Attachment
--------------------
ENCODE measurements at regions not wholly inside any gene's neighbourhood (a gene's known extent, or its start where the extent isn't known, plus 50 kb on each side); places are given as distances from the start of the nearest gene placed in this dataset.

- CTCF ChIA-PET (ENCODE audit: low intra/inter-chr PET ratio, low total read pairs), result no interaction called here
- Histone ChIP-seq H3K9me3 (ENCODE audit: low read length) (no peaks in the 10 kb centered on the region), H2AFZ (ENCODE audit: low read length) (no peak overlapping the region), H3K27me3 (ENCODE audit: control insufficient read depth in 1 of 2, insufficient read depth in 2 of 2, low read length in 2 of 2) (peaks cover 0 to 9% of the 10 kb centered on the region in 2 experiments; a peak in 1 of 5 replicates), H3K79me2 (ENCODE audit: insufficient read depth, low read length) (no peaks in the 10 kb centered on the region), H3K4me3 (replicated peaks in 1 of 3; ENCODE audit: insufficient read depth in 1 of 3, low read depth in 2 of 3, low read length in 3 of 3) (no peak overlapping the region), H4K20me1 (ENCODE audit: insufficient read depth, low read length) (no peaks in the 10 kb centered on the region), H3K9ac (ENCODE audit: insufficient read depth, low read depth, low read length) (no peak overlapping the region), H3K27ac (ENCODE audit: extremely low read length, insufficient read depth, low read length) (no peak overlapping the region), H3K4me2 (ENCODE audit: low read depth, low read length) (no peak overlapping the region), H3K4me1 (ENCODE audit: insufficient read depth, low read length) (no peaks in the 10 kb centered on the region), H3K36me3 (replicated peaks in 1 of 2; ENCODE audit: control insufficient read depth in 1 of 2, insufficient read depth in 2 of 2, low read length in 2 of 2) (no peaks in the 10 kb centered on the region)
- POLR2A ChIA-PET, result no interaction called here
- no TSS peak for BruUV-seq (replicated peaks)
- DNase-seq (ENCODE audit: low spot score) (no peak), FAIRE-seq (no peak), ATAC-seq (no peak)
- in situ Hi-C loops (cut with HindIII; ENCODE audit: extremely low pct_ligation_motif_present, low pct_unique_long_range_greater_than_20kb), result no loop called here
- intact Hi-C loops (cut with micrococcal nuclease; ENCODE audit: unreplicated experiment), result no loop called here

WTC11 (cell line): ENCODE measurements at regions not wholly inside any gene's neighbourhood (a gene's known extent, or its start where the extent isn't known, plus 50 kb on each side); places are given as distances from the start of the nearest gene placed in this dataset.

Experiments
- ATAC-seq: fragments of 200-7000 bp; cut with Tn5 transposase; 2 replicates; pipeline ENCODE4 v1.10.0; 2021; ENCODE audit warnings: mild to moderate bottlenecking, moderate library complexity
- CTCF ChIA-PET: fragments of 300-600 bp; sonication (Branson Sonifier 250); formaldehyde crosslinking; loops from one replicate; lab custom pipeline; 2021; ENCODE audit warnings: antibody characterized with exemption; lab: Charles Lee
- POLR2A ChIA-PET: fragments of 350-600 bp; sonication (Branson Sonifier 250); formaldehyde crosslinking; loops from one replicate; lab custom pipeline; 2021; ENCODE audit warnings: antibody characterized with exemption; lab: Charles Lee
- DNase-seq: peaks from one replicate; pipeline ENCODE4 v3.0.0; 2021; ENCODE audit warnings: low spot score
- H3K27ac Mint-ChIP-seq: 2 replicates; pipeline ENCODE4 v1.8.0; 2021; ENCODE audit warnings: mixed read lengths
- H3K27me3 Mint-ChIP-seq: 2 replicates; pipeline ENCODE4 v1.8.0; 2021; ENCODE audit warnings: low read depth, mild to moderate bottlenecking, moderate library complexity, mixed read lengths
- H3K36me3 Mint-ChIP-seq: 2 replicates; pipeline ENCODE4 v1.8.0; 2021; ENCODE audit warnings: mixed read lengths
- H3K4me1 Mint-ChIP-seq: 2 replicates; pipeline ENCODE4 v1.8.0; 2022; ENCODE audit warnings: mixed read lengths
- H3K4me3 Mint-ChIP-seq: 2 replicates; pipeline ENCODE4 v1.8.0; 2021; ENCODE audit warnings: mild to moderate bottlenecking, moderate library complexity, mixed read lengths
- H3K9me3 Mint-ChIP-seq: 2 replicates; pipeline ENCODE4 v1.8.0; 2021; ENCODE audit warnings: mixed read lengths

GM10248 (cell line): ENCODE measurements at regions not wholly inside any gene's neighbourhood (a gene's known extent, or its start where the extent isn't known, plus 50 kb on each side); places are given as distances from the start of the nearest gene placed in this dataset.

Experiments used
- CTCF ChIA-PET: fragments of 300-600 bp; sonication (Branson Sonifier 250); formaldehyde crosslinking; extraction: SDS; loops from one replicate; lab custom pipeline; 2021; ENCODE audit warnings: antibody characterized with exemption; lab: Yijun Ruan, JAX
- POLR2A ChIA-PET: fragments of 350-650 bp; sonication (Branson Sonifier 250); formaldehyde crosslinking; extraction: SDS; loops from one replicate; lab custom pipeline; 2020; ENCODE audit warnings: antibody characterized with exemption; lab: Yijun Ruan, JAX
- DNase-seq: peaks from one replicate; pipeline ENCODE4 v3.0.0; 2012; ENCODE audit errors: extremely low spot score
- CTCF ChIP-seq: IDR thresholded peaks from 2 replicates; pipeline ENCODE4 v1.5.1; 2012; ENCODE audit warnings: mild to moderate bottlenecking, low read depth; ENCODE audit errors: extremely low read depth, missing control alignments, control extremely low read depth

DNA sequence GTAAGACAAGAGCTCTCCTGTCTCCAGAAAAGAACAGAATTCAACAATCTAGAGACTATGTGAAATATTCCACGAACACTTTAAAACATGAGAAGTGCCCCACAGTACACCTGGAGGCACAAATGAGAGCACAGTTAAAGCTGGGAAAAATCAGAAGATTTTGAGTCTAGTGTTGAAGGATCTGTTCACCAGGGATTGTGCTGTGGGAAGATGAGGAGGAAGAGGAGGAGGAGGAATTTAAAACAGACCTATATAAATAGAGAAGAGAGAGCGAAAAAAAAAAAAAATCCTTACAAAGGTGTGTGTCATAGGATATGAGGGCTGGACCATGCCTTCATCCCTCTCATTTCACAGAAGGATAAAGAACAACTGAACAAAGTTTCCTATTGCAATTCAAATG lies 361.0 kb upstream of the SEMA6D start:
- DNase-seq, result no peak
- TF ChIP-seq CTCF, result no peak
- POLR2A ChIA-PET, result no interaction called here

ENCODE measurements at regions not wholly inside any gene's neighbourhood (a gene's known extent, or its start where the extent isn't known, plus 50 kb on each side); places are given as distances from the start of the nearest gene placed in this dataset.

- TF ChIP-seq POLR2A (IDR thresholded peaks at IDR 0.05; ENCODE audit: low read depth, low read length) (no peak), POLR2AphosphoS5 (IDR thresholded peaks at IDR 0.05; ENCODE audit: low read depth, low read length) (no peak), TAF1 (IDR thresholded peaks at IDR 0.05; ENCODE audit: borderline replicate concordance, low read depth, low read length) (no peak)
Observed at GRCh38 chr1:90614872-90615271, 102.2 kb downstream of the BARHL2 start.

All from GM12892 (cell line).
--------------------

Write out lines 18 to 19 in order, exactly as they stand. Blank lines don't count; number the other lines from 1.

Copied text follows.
- H3K4me1 Mint-ChIP-seq: 2 replicates; pipeline ENCODE4 v1.8.0; 2022; ENCODE audit warnings: mixed read lengths
- H3K4me3 Mint-ChIP-seq: 2 replicates; pipeline ENCODE4 v1.8.0; 2021; ENCODE audit warnings: mild to moderate bottlenecking, moderate library complexity, mixed read lengths